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Pros and cons of decking / blocking a tremolo


oldschoolshred

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Ok sorry for those who have heard this question a million times but here goes:

 

For years I've taken it as a given that lowering a tremolo to be flush with the guitar's body by tightening the springs gives it better overall resonance and therefore fuller tone and more sustain. I myself have noticed more resonsance and vibration in my guitars and have been pleased with the change.

 

But now I'm hearing people say that's all a myth and that a floating trem rings out more. Since it's been so long since I've played a floating trem I can't even remember.

 

Comments please and keep in mind when comparing things that ALL ELSE BEING EQUAL.

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Interesting tutorial. Seems hard to calibrate the strings vs springs just right though. In my case, I don't whammy so my only concern really is maximizing tone quality and resonance. So I'm not sure if I'd try this.

 

Plus, a central part of my style involves bending one string combined with another not bent and as we all know, the tremolo sends the second note flat. I could never deal with that.

 

Thanks.

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I think I've broken one string one in 19 years of playing... but to each their own.

 

Decking is for guys who preform live and worry about breaking a string, and for guys that don't know how to properly set up a strat. It has been clearly demonstrated to me though my own experience that a Strat sounds like a strat when the back of the trem is off the body.

 

But you do what you like. :thu:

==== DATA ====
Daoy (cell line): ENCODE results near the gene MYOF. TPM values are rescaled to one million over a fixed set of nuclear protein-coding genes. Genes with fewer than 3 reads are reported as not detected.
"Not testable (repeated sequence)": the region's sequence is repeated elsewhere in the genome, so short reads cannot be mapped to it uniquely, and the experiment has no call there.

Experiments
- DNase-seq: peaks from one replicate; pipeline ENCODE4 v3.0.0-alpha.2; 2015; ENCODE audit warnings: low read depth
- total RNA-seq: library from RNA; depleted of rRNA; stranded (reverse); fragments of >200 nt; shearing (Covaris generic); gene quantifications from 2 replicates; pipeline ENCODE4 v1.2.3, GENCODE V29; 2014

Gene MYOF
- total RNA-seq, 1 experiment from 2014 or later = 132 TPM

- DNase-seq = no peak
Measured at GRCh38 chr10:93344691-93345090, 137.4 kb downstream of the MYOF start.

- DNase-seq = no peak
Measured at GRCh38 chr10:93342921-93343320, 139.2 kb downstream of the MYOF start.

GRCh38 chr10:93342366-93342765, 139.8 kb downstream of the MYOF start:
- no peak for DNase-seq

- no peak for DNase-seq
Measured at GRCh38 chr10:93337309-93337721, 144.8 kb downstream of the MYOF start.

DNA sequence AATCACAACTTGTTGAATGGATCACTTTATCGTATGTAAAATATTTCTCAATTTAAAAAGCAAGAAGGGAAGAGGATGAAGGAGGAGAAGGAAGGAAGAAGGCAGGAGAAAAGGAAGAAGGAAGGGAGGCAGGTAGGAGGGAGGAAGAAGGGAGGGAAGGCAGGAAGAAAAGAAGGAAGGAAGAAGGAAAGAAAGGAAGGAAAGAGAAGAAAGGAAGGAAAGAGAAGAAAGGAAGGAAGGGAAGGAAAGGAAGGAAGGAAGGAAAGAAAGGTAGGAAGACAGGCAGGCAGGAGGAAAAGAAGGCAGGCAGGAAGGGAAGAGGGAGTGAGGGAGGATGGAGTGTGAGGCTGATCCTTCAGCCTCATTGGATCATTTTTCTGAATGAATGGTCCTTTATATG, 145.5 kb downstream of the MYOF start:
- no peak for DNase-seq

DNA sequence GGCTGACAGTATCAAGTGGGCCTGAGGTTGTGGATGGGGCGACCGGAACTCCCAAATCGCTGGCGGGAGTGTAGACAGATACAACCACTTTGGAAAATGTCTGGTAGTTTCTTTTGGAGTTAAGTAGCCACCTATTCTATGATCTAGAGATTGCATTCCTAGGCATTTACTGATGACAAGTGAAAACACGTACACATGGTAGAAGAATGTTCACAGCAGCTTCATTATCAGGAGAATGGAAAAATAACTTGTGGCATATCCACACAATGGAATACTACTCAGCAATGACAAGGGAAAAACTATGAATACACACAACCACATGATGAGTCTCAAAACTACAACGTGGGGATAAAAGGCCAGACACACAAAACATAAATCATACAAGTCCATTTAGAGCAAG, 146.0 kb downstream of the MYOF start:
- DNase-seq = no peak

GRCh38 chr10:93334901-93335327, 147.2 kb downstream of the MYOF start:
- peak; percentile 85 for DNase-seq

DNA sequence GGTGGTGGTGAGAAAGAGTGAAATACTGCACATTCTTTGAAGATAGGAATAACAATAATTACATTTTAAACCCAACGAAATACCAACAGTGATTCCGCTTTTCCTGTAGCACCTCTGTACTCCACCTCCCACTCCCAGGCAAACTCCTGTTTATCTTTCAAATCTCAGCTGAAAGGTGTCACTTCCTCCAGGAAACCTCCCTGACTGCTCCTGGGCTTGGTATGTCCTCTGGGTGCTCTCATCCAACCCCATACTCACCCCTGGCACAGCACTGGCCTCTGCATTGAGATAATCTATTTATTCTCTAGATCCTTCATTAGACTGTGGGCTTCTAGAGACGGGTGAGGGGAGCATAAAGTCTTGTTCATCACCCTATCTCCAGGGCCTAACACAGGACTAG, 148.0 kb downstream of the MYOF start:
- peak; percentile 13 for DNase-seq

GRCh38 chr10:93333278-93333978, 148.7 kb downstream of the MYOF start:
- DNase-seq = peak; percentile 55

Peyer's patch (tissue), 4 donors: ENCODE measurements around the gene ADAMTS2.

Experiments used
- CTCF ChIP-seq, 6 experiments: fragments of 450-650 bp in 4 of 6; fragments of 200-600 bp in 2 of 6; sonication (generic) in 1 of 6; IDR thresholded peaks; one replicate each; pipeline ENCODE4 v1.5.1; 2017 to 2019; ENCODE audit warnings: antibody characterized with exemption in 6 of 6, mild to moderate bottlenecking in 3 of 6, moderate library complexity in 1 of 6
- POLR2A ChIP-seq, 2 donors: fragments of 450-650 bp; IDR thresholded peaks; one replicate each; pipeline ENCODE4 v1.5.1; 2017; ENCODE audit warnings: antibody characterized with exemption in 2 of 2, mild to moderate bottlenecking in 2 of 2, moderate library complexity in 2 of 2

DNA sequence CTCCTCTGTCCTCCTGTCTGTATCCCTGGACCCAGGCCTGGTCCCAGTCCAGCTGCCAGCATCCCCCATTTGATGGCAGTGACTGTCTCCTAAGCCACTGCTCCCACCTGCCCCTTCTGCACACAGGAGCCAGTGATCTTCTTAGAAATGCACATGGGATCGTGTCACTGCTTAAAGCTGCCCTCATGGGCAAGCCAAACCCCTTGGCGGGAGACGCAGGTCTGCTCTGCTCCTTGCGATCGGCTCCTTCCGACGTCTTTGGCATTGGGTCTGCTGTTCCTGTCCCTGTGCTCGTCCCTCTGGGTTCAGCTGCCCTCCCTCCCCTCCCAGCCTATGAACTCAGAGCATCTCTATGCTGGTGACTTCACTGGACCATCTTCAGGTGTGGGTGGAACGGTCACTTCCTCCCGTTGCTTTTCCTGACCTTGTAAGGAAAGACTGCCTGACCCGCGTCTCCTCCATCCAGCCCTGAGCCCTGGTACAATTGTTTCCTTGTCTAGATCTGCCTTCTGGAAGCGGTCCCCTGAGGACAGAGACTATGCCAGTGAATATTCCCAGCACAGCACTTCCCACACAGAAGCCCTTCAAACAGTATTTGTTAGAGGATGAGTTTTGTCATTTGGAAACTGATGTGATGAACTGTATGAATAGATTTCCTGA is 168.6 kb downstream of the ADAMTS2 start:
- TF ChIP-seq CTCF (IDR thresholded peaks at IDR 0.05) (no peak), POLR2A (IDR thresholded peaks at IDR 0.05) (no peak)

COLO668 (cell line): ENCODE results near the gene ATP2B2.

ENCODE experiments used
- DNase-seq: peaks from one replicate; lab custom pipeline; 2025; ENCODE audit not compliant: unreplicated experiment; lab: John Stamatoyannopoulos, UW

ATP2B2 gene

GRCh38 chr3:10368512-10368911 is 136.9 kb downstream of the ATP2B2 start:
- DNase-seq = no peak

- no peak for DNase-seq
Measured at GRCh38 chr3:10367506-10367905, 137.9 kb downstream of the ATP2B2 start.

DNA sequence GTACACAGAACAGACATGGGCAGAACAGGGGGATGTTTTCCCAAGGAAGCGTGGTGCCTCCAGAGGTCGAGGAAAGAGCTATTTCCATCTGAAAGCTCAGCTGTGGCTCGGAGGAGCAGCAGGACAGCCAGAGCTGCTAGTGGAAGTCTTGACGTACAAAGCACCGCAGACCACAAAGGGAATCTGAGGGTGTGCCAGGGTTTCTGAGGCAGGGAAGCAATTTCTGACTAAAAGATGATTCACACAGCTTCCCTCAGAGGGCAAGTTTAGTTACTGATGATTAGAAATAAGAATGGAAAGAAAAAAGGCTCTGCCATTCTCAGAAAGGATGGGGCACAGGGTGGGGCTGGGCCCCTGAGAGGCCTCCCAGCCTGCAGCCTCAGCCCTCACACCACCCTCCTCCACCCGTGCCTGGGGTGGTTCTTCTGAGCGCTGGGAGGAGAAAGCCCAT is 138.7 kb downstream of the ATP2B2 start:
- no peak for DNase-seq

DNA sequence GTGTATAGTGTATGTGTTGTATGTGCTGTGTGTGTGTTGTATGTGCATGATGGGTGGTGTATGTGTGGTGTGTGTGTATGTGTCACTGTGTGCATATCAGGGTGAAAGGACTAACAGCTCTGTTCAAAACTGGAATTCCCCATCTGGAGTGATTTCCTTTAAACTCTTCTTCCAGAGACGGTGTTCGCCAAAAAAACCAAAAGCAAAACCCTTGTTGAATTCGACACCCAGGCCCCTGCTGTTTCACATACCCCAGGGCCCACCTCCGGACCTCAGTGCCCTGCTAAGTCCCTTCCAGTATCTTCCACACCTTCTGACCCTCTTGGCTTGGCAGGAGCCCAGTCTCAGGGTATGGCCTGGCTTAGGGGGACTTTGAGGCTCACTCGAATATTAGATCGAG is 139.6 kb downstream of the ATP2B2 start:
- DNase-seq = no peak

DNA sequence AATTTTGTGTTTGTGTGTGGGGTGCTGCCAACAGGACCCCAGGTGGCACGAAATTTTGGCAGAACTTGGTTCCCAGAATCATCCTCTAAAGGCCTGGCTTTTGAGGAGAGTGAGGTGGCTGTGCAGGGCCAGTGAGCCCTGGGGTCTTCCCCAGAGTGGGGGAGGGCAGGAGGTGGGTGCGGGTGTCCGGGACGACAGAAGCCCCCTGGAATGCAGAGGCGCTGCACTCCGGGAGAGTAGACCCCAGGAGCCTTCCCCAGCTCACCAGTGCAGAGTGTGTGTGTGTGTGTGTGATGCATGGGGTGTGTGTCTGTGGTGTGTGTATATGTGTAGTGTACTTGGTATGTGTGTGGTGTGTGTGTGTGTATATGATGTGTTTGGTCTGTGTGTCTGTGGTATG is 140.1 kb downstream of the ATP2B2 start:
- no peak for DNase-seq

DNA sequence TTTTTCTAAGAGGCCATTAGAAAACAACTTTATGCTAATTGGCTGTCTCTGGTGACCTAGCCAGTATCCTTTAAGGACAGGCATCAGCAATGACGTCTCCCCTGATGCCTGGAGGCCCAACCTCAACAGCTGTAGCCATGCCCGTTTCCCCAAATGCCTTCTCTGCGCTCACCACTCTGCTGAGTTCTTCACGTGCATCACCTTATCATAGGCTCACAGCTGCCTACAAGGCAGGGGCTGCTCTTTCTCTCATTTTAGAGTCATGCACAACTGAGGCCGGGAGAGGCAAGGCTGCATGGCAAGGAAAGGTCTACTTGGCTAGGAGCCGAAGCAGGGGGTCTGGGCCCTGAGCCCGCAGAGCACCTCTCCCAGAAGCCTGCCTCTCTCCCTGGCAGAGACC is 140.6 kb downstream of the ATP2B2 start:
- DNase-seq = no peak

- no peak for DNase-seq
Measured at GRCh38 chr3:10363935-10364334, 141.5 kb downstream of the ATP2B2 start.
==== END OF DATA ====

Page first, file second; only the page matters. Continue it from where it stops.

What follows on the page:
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I think I've broken one string one in 19 years of playing... but to each their own.


Decking is for guys who preform live and worry about breaking a string, and for guys that don't know how to properly set up a strat. It has been clearly demonstrated to me though my own experience that a Strat sounds like a strat when the back of the trem is off the body.


But you do what you like.
:thu:

 

This comment reminds me of Jimi Hendrix's Woodstock version of Red House. Half way through the song he breaks a string and you can barely even notice. He finishes the song great. I guess his strat must have been decked.

 

You must have a really light touch, cause I've broken plenty of strings. I don't think you can say with a straight face that it's a remote possiblity.

 

In any case, my primary interest with this thread is to see people's opinions on the TONE, RESONANCE, FULLNESS, and SUSTAIN of a decked trem.

 

Cheers.

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This comment reminds me of Jimi Hendrix's Woodstock version of Red House. Half way through the song he breaks a string and you can barely even notice. He finishes the song great. I guess his strat must have been decked.


 

 

I would think Jimi being Jimi, did not have a blocked trem but was able to compensate due to his guitar ability.